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Gordon steadfast in belief that he can still compete


’I want to win races ... go for the championship,’ he says.

Jeff Gordon doesn’t want to hear about a 41-race losing streak -- not when he feels like the next race, the Daytona 500, is virtually a sure thing for him.

Gordon, a four-time Cup Series champion, isn’t in the habit of making brash predictions. But given the fact that he hasn’t won since October 2007 and that crew chief Steve Letarte has come under fire for some of that shortfall, it’s rather odd that a 30th-place finish last summer at Daytona would create so much anticipation for Gordon.

“Well, the biggest reason that I’m really fired up about Daytona this year is without the testing, I felt like we had the best car here last July,” Gordon said. “I made a couple mistakes and cost us the race, but we had, I felt, great power and the best handling car, for sure, in the race.”

In fact, Gordon led 23 laps and was in front with only eight laps to go when he got shuffled back.

The first low-key off-season in Gordon’s 17-year career makes him a big booster of NASCAR’s current testing ban at sanctioned tracks, which he also said insures the edge he had last July at Daytona.

“Now, February is always a little bit different than July because the temperatures are a little bit different, track conditions are a little bit different,” Gordon said. "But with no changes and no testing, we’ve got a great package. Over the offseason I visited our engine shop and I’m really excited about some things that they’ve got going on there, too. I feel like we’ve gotten more power.

“I think Daytona, we’ve got a great opportunity to come here and be very competitive and have a shot at winning another one.”

For what it’s worth, Gordon won his second Cup championship after winning his first Daytona 500, in 1997. That he had no such luck after winning the Great American Race in both 1999 and 2005 is not a deterrent.

And neither are the evil streaks he’s currently mired in, though he did log seven top-10 finishes in his last nine starts of 2008, including four top-fives.

“No matter what kind of season we have -- if we’ve won 13 races or no races -- you always look at what you can do to be better for the next season,” Gordon said. "That’s the way I’m looking at it this season, is I’m not dwelling on the fact that we didn’t win.

“I’m not sitting here saying we’re not capable of winning; I think that we are. I felt like we had some races that got away from us last year that we could have won. But you’ve got to seize those moments and opportunities, especially as competitive as it is these days, and if you look at the guys that were winning last year, they weren’t spreading the love around a whole lot.”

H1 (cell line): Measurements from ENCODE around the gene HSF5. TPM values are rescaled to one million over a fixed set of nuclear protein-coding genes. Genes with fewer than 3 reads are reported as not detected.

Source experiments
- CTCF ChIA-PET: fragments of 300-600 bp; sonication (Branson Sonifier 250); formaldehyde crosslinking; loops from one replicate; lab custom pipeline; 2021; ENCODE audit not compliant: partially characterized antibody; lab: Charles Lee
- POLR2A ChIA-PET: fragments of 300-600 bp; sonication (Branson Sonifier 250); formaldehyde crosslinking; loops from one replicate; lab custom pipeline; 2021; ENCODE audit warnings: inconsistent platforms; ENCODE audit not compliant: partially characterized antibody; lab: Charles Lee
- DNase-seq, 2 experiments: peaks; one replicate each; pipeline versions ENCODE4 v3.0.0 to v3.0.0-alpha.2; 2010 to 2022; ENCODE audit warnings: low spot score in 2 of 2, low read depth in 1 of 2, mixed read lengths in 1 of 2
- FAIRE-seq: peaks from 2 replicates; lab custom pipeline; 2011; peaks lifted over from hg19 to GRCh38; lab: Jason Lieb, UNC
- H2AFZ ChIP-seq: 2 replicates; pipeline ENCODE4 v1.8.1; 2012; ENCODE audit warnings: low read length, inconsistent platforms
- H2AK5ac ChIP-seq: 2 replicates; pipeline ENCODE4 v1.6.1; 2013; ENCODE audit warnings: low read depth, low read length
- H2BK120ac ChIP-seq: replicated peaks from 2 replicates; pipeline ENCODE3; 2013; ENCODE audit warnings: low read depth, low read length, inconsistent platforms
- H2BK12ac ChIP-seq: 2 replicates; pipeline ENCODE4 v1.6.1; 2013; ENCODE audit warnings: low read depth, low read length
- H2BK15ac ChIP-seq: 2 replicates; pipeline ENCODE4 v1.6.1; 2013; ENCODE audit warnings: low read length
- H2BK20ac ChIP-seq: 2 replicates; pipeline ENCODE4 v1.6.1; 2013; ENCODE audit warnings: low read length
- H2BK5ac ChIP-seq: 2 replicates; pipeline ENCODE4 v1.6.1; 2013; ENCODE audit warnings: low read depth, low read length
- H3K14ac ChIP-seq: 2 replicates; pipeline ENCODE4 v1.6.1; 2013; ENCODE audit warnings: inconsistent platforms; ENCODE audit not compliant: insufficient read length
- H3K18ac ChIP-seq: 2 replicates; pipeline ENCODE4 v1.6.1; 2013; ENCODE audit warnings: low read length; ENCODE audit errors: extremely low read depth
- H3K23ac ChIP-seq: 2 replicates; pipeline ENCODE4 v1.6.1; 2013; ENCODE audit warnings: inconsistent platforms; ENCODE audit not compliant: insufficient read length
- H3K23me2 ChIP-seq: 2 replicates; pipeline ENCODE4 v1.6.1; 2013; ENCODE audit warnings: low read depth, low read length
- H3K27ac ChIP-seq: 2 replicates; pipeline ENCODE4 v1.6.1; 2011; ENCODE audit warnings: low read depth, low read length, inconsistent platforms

There was a slight shift in the balance of power from 2007, when Gordon won six times and his Hendrick Motorsports teammates won half of the season’s 36 races, to 2008 when Carl Edwards (nine wins), Kyle Busch (eight) and Jimmie Johnson (seven) kept anyone else from winning more than twice.

“I feel like we really hit on some things later in the year, but it was too late,” Gordon said. "So we have a good direction. To me it’s not even about getting back to Victory Lane. Yeah, I want to win races, I want to be competitive enough to win races, I want to be competitive enough to lead laps and competitive enough to go for the championship.

“That’s really what it’s all about, but I think that in order to do that you’re going to win races along the way. I think we’re very capable of doing that this year, and we’re focused, we’re working hard and it’s going to be interesting to see how the no testing policy plays out -- if it’s an advantage for us or a disadvantage. It’s going to be interesting for everybody.”

For Gordon, the most interesting thing about the fact that he’ll be 38 years old this summer is that it seemingly allows him to see personal shortcomings, with the expected adjustments, as necessary.

Last year as the winless streak extended, some questioned Gordon’s ability to deal with the new car on a week-in, week-out basis, even though he’d won twice with it in its first season and took five pole positions.

At Fan Fest earlier this month, Gordon talked about a conversation he had on an airplane with Truck Series driver Rick Crawford, that series’ elder statesman in number of career starts.

“I believe in myself that I still have what it takes [to compete],” Gordon said. "Rick Crawford and I were talking about being in a series for long periods of time and how it’s tough to adjust.

“Any veteran that you talk to, if they’re honest with you, they’ll tell you that sometimes it takes a little longer to transition through new cars, new setups, new tires. And so last year was a little bit of an adjustment for me that I think I’m well-prepared for this year -- but might have gotten a little behind on it last year.”

And that’s where Gordon’s staunch support of Letarte shines. He didn’t blame the long-time Hendrick employee, who worked up from sweeping floors to being featured in TV ads, calling him the only one he’d want to lead his team.

“I really believe Steve is the guy,” Gordon said. “I mean, he’s an awesome crew chief. I know he took a lot of criticism last year, but I believe in him. We’ve made small improvements I feel like that were needed, and I’m doing everything I can to make sure that I play my role in getting us back to Victory Lane.”

Maybe even in the Daytona 500 on Feb. 15.


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